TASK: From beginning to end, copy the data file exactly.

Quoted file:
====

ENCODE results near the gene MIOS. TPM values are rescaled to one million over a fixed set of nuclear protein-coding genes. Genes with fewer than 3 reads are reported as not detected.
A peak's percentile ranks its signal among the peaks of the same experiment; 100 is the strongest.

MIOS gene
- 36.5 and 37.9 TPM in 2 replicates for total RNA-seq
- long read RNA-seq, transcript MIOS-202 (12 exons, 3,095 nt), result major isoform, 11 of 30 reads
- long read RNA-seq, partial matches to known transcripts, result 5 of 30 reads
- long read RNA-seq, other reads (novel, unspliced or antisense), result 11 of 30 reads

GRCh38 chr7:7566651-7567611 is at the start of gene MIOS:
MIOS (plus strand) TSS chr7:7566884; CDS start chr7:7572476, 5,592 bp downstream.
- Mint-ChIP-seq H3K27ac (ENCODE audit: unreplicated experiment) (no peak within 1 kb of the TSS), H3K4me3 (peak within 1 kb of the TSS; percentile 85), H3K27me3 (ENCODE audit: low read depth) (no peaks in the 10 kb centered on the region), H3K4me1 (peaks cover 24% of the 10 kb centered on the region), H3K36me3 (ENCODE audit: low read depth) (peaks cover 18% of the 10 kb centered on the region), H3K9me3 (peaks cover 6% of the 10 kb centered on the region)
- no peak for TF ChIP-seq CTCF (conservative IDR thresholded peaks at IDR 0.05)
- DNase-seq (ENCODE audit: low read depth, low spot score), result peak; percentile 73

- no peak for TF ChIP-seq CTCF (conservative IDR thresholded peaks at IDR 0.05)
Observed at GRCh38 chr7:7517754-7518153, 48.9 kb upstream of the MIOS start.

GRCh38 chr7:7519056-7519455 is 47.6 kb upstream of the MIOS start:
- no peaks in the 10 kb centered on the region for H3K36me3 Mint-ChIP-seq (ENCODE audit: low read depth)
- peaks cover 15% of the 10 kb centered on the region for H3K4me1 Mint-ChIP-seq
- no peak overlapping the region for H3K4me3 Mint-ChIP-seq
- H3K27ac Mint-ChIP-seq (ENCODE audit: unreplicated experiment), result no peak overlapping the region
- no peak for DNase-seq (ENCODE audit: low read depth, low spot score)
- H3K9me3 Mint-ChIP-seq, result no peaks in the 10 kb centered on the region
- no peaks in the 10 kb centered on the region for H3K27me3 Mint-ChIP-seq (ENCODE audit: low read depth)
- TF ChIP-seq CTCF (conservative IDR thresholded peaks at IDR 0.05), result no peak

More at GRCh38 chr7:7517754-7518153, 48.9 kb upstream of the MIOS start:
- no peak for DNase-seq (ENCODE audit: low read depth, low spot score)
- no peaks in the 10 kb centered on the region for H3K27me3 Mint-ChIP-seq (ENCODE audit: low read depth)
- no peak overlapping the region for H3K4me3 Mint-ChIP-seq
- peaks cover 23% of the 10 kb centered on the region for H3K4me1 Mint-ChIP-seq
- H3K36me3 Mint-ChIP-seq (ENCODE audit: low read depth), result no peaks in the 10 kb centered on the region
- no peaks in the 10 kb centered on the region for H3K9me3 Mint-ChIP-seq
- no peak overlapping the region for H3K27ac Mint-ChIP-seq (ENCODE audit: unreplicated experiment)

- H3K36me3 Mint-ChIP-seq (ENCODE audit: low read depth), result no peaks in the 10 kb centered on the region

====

ENCODE results near the gene MIOS. TPM values are rescaled to one million over a fixed set of nuclear protein-coding genes. Genes with fewer than 3 reads are reported as not detected.
A peak's percentile ranks its signal among the peaks of the same experiment; 100 is the strongest.

MIOS gene
- 36.5 and 37.9 TPM in 2 replicates for total RNA-seq
- long read RNA-seq, transcript MIOS-202 (12 exons, 3,095 nt), result major isoform, 11 of 30 reads
- long read RNA-seq, partial matches to known transcripts, result 5 of 30 reads
- long read RNA-seq, other reads (novel, unspliced or antisense), result 11 of 30 reads

GRCh38 chr7:7566651-7567611 is at the start of gene MIOS:
MIOS (plus strand) TSS chr7:7566884; CDS start chr7:7572476, 5,592 bp downstream.
- Mint-ChIP-seq H3K27ac (ENCODE audit: unreplicated experiment) (no peak within 1 kb of the TSS), H3K4me3 (peak within 1 kb of the TSS; percentile 85), H3K27me3 (ENCODE audit: low read depth) (no peaks in the 10 kb centered on the region), H3K4me1 (peaks cover 24% of the 10 kb centered on the region), H3K36me3 (ENCODE audit: low read depth) (peaks cover 18% of the 10 kb centered on the region), H3K9me3 (peaks cover 6% of the 10 kb centered on the region)
- no peak for TF ChIP-seq CTCF (conservative IDR thresholded peaks at IDR 0.05)
- DNase-seq (ENCODE audit: low read depth, low spot score), result peak; percentile 73

- no peak for TF ChIP-seq CTCF (conservative IDR thresholded peaks at IDR 0.05)
Observed at GRCh38 chr7:7517754-7518153, 48.9 kb upstream of the MIOS start.

GRCh38 chr7:7519056-7519455 is 47.6 kb upstream of the MIOS start:
- no peaks in the 10 kb centered on the region for H3K36me3 Mint-ChIP-seq (ENCODE audit: low read depth)
- peaks cover 15% of the 10 kb centered on the region for H3K4me1 Mint-ChIP-seq
- no peak overlapping the region for H3K4me3 Mint-ChIP-seq
- H3K27ac Mint-ChIP-seq (ENCODE audit: unreplicated experiment), result no peak overlapping the region
- no peak for DNase-seq (ENCODE audit: low read depth, low spot score)
- H3K9me3 Mint-ChIP-seq, result no peaks in the 10 kb centered on the region
- no peaks in the 10 kb centered on the region for H3K27me3 Mint-ChIP-seq (ENCODE audit: low read depth)
- TF ChIP-seq CTCF (conservative IDR thresholded peaks at IDR 0.05), result no peak

More at GRCh38 chr7:7517754-7518153, 48.9 kb upstream of the MIOS start:
- no peak for DNase-seq (ENCODE audit: low read depth, low spot score)
- no peaks in the 10 kb centered on the region for H3K27me3 Mint-ChIP-seq (ENCODE audit: low read depth)
- no peak overlapping the region for H3K4me3 Mint-ChIP-seq
- peaks cover 23% of the 10 kb centered on the region for H3K4me1 Mint-ChIP-seq
- H3K36me3 Mint-ChIP-seq (ENCODE audit: low read depth), result no peaks in the 10 kb centered on the region
- no peaks in the 10 kb centered on the region for H3K9me3 Mint-ChIP-seq
- no peak overlapping the region for H3K27ac Mint-ChIP-seq (ENCODE audit: unreplicated experiment)

- H3K36me3 Mint-ChIP-seq (ENCODE audit: low read depth), result no peaks in the 10 kb centered on the region